After years of mediation spurred by the purchase of a police vehicle, the city councils of Bingen and White Salmon have accepted a renewed interlocal agreement to share law enforcement resources.
The Bingen City Council unanimously approved the interlocal agreement at their meeting last Tuesday and the five-member White Salmon City Council followed suit last Wednesday.
The agreement states that White Salmon will provide law enforcement services for Bingen for $270,000 for all of 2015. In 2016, the payment will remain the same except for considerations regarding the consumer price index (CPI) that year, according to Bingen City Administrator Jan Brending.
For example, if the CPI is less than 1% in 2015, the contract price will increase 1% the following year. The price increase will follow that trend up to 4% through 2016.
White Salmon City Administrator Patrick Munyan Jr. told his council that “this agreement is good for both cities” in that it improves on the old cost-sharing formula that was based on cost of services and each city’s assessed valuation. The current deal expires Dec. 31. The new one starts Jan. 1, 2015.
The need to enter into mediation regarding the interlocal agreement between the two towns started in the spring of 2013 when White Salmon planned to purchase a police vehicle, but seek no reimbursement from Bingen, according to the March 28, 2013 edition of The Enterprise.
At the time, then-Bingen City Attorney Anthony “Tad” Connors, wrote to White Salmon City Att-orney Kenneth Woodrich that “it is the City of Bingen’s position that such a purchase is contrary to the spirit, intent and letter of our interlocal agreement for law enforcement services. Thus, we have a dispute and so Bingen is invoking the mediation provision of that agreement.”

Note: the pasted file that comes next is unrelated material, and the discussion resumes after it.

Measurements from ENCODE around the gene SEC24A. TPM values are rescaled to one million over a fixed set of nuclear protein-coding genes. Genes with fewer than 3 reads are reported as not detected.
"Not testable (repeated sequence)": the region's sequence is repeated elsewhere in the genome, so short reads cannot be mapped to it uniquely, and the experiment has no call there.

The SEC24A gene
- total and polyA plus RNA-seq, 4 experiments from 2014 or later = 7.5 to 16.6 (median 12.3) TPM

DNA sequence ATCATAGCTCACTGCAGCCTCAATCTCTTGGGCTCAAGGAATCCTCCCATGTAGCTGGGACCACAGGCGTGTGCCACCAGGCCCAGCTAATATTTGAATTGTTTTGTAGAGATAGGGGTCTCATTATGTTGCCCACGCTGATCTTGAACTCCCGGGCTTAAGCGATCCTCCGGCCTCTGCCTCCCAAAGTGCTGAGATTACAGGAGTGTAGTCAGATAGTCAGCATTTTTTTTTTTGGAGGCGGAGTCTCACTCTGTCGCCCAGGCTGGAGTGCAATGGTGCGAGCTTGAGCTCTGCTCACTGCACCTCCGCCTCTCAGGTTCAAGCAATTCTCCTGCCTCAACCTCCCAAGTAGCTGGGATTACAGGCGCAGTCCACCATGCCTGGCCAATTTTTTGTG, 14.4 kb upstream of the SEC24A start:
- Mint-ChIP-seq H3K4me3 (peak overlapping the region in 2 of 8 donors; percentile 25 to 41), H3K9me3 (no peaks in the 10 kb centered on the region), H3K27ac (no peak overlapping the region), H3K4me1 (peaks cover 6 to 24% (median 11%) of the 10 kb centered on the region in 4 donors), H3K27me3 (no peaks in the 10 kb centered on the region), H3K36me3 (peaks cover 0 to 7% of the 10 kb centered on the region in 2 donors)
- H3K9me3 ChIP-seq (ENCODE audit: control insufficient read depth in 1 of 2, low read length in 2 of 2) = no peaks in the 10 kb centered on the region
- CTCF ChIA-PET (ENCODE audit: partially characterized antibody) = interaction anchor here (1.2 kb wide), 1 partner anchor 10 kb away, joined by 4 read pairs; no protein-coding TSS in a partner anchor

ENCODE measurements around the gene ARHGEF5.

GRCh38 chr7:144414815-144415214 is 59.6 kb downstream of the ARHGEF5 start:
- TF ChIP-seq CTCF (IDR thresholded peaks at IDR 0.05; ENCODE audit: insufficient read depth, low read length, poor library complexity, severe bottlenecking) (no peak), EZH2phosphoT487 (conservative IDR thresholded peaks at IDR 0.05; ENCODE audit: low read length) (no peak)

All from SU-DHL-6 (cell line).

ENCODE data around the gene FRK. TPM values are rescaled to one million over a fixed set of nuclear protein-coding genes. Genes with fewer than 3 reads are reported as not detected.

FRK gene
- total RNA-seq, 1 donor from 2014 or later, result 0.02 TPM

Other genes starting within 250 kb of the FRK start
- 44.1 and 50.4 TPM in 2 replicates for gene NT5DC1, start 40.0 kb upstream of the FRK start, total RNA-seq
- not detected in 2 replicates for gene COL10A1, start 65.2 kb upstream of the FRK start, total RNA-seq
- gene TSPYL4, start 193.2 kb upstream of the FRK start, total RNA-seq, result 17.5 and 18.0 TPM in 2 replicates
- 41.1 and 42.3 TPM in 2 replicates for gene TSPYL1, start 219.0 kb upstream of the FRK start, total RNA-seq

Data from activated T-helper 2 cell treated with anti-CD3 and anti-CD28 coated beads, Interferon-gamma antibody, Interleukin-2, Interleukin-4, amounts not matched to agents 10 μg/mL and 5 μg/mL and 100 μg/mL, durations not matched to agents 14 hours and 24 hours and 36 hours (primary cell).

“It just made sense to go into mediation about the law enforcement agreement at that time,” Brending said.
The continuous mediation over the next year and a half culminated in the passage of the agreement, including $35,000 that will be applied to Bingen’s payment for 2015. The mutually agreed upon $35,000 comes from White Salmon buying out the portion of law enforcement equipment Bingen owned under the previous agreement, according to Brending.
Bingen City Councilwoman Isolde Schroder thanked Brending, Bingen Mayor Betty Barnes, Con-nors, Councilwoman Sandi Dickey, former Councilwoman Laura Mann, Bingen-White Salmon Police Chief Tracy Wyckoff, and current Bingen City Attorney Chris Lanz for the work they put in during the lengthy mediation between the two towns.
“It’s a big deal. It’s a very, very big deal in this town,” Schroder said.
Both councils also passed an interlocal agreement allowing Bingen to purchase up to 73 million gallons of water per year from White Salmon last week.
Under the agreement, Bingen’s water rate is set to decrease as of Sept. 1 through the first of the year by around 50 cents per 1,000 gallons used, according to Brending. After that, the cost of water purchased from White Salmon is set to increase by 3% every year for the next three years.
“I’m very pleased with this,” Brending said at the Aug. 19 meeting. “We’ll also be allowed to purchase additional water above what we have been purchasing to add more water to our mix from White Salmon.”